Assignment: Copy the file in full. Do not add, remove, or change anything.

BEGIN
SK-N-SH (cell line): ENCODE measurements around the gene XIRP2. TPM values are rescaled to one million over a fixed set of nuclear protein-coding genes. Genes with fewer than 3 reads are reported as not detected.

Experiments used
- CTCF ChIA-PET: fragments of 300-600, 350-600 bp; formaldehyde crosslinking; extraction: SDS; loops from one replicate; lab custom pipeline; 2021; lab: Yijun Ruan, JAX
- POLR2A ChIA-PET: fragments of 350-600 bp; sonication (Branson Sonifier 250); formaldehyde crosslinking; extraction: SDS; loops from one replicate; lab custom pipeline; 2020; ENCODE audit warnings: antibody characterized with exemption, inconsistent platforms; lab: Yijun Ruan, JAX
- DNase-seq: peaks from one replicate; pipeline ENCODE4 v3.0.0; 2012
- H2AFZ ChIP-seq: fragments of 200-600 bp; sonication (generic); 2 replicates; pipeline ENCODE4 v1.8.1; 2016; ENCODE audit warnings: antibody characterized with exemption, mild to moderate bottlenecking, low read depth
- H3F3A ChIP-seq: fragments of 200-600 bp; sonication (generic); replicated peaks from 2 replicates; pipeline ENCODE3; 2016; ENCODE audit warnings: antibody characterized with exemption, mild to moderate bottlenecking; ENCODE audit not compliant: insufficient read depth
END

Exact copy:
SK-N-SH (cell line): ENCODE measurements around the gene XIRP2. TPM values are rescaled to one million over a fixed set of nuclear protein-coding genes. Genes with fewer than 3 reads are reported as not detected.

Experiments used
- CTCF ChIA-PET: fragments of 300-600, 350-600 bp; formaldehyde crosslinking; extraction: SDS; loops from one replicate; lab custom pipeline; 2021; lab: Yijun Ruan, JAX
- POLR2A ChIA-PET: fragments of 350-600 bp; sonication (Branson Sonifier 250); formaldehyde crosslinking; extraction: SDS; loops from one replicate; lab custom pipeline; 2020; ENCODE audit warnings: antibody characterized with exemption, inconsistent platforms; lab: Yijun Ruan, JAX
- DNase-seq: peaks from one replicate; pipeline ENCODE4 v3.0.0; 2012
- H2AFZ ChIP-seq: fragments of 200-600 bp; sonication (generic); 2 replicates; pipeline ENCODE4 v1.8.1; 2016; ENCODE audit warnings: antibody characterized with exemption, mild to moderate bottlenecking, low read depth
- H3F3A ChIP-seq: fragments of 200-600 bp; sonication (generic); replicated peaks from 2 replicates; pipeline ENCODE3; 2016; ENCODE audit warnings: antibody characterized with exemption, mild to moderate bottlenecking; ENCODE audit not compliant: insufficient read depth